A condition previously thought of as an indicator for heart disease could in fact be a hidden symptom of diabetes, a study has shown.
Researchers at the University of Warwick led by Dr Saverio Stranges, associate professor of cardiovascular epidemiology, looked into a type of toxic effect which causes cell damage in the body called oxidative stress.
They found high levels of oxidative stress in people with coronary heart disease, previously thought to be a marker of the heart condition, could indicate a condition of glucose abnormality such as type 2 diabetes.
Dr Stranges' team found that oxidative stress levels were low in people who had coronary heart disease but did not suffer from type 2 diabetes. Further studies showed heart disease suffers with high levels also had overt type 2 diabetes.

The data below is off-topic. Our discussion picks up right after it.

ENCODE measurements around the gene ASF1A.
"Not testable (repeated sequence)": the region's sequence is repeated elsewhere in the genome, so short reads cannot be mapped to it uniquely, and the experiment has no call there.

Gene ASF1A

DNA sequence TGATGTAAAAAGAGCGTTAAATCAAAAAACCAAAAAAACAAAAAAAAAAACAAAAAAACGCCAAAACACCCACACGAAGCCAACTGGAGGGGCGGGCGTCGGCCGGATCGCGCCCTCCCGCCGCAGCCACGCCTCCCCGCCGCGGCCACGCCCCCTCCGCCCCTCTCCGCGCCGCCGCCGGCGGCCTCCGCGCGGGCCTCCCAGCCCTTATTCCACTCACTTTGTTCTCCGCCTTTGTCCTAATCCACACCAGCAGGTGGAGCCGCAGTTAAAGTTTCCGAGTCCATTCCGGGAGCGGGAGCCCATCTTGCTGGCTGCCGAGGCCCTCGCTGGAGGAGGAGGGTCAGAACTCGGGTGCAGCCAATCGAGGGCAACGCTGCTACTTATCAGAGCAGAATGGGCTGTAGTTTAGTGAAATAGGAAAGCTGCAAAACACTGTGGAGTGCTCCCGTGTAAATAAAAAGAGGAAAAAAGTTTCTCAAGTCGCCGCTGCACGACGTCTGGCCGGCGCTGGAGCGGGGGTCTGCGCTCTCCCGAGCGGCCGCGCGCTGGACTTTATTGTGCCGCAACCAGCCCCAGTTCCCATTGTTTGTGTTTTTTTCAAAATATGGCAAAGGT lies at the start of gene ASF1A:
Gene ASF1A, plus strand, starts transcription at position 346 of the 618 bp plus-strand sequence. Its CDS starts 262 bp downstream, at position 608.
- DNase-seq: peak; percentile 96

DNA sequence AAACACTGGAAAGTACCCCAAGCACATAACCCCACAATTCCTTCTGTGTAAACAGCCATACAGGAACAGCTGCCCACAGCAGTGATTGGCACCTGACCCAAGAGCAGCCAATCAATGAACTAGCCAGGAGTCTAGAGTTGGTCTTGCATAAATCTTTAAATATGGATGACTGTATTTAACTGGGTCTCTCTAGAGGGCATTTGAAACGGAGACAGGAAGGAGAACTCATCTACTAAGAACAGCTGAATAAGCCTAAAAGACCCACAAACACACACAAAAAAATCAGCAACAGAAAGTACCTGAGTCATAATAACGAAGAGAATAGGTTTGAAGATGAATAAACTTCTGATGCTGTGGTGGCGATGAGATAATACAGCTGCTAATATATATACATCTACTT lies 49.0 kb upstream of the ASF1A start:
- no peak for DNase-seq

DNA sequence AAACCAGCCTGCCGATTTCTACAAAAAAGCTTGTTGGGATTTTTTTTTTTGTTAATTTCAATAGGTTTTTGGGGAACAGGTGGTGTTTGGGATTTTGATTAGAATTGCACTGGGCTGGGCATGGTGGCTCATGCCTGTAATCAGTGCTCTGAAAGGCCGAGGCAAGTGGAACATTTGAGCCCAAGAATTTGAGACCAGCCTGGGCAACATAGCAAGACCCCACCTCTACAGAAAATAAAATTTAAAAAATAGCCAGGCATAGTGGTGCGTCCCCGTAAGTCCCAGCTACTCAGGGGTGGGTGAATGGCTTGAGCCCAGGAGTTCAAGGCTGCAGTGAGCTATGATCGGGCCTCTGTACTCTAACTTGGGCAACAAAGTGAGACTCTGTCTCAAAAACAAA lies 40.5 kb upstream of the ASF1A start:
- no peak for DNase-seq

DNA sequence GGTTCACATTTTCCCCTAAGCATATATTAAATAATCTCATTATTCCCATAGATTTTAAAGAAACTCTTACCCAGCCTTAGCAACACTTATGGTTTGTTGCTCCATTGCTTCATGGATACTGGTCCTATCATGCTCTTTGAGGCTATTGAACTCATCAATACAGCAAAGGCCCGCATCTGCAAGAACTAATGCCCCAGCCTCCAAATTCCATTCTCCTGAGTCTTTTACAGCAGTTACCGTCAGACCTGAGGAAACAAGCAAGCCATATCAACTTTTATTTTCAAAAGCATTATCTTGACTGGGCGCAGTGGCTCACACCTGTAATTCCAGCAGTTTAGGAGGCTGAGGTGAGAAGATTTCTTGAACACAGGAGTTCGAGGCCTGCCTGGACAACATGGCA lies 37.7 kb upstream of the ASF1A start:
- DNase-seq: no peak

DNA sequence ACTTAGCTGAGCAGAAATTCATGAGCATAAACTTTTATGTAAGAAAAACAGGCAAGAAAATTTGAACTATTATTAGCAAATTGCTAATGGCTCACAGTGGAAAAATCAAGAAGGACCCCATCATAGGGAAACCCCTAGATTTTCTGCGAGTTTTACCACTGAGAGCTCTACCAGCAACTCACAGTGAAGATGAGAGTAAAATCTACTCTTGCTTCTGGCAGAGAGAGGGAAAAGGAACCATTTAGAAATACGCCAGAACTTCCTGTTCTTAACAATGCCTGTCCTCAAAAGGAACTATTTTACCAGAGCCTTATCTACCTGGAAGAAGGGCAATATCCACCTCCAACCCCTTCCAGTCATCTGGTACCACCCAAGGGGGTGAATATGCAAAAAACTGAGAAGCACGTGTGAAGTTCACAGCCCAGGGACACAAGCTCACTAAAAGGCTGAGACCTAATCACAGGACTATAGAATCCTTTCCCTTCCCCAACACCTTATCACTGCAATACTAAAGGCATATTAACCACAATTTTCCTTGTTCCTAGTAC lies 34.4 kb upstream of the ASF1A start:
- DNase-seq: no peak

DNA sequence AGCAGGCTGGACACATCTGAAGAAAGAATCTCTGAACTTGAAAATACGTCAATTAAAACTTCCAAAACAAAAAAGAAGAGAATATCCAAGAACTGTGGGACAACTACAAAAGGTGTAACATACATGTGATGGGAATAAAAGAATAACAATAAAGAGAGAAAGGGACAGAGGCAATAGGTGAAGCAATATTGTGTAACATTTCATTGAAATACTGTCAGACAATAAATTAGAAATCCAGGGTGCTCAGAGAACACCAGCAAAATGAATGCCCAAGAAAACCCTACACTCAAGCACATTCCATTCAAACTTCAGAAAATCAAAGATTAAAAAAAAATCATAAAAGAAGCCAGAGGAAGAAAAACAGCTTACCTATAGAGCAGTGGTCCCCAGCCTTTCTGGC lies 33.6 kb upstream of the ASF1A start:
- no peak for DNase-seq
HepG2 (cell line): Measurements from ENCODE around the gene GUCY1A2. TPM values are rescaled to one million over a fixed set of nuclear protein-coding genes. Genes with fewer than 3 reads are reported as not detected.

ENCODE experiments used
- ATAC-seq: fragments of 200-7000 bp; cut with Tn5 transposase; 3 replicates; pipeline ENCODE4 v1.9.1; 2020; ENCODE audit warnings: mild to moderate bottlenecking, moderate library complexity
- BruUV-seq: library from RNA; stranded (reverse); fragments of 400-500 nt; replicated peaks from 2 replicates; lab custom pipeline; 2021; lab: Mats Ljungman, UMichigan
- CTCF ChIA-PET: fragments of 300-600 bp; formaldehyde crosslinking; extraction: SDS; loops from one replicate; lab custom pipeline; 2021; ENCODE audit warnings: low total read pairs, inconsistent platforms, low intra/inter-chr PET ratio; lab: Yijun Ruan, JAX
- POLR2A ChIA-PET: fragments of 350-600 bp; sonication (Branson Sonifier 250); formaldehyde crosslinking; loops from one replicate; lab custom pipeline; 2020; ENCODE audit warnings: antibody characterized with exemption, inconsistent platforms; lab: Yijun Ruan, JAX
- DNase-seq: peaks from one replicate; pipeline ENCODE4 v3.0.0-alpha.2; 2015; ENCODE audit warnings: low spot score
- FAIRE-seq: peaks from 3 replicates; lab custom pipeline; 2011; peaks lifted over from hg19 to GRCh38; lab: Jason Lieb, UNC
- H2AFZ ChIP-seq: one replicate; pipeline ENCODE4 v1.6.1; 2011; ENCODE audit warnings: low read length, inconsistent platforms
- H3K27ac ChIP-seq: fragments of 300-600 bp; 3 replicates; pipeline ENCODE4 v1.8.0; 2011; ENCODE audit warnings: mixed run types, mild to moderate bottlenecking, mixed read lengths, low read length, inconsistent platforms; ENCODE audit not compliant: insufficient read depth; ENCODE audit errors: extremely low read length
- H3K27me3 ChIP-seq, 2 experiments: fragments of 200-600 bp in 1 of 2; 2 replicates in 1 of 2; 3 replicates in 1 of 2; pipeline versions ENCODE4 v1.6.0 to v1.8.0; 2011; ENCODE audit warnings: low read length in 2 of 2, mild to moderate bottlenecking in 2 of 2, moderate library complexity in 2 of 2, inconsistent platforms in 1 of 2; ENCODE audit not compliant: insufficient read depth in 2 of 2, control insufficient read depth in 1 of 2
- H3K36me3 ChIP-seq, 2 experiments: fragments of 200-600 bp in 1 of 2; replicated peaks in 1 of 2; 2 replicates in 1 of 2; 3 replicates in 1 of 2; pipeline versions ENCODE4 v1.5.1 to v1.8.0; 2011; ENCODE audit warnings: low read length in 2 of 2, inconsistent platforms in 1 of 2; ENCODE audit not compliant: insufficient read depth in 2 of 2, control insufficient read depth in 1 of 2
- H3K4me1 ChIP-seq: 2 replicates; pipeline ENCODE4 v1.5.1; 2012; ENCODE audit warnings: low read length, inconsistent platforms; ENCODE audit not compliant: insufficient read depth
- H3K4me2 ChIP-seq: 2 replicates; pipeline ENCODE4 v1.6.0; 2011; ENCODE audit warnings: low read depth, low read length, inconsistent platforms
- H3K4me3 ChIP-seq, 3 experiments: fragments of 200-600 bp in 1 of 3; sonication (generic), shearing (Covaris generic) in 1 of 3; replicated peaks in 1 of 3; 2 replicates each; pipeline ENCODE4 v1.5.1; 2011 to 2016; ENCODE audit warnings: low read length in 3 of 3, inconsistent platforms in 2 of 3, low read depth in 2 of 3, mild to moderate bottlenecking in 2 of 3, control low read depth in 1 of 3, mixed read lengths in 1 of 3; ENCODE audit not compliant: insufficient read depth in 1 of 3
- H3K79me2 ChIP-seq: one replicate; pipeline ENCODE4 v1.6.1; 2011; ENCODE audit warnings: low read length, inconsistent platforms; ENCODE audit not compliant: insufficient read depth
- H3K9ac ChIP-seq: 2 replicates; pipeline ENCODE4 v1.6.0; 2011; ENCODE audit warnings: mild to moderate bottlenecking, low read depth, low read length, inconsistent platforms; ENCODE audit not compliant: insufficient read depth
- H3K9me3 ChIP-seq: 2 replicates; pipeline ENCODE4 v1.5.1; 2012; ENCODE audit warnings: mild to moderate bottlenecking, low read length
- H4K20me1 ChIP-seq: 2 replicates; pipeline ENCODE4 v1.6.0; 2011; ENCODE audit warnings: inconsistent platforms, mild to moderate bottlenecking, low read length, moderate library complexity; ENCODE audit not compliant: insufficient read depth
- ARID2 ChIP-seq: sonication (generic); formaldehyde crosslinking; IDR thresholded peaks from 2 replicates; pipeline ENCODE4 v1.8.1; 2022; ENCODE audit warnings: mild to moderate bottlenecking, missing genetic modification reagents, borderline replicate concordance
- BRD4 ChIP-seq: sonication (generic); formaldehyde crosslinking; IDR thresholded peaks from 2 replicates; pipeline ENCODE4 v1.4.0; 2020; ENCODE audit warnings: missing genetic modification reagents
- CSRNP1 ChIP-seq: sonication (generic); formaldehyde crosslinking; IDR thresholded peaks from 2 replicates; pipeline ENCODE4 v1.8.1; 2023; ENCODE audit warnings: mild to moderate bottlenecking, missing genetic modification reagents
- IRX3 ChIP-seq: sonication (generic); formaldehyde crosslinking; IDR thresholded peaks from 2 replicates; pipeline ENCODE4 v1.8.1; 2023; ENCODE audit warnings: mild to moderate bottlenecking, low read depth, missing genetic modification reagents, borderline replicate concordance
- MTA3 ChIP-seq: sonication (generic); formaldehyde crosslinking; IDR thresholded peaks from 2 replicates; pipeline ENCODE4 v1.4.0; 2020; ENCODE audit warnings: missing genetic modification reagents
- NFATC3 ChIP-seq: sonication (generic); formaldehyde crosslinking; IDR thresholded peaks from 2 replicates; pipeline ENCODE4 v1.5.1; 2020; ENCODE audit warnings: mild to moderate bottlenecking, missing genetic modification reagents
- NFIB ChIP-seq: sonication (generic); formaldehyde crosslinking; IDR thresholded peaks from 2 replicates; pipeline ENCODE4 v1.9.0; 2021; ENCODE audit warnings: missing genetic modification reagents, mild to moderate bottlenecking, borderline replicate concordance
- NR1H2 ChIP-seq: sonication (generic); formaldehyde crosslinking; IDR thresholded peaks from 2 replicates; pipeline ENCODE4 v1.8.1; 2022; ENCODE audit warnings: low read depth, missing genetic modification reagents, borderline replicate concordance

Dr Stranges said: "The results were intriguing. We expected to find high levels of oxidative stress in people with a clinical heart condition, such as myocardial infarction, and people with diabetes. As we thought, the levels were high for diabetics, but there were some discrepancies for people with heart disease.
"Our findings suggest the observed associations of increased oxidative stress in individuals with heart disease may be dependent on underlying abnormalities in glucose metabolism."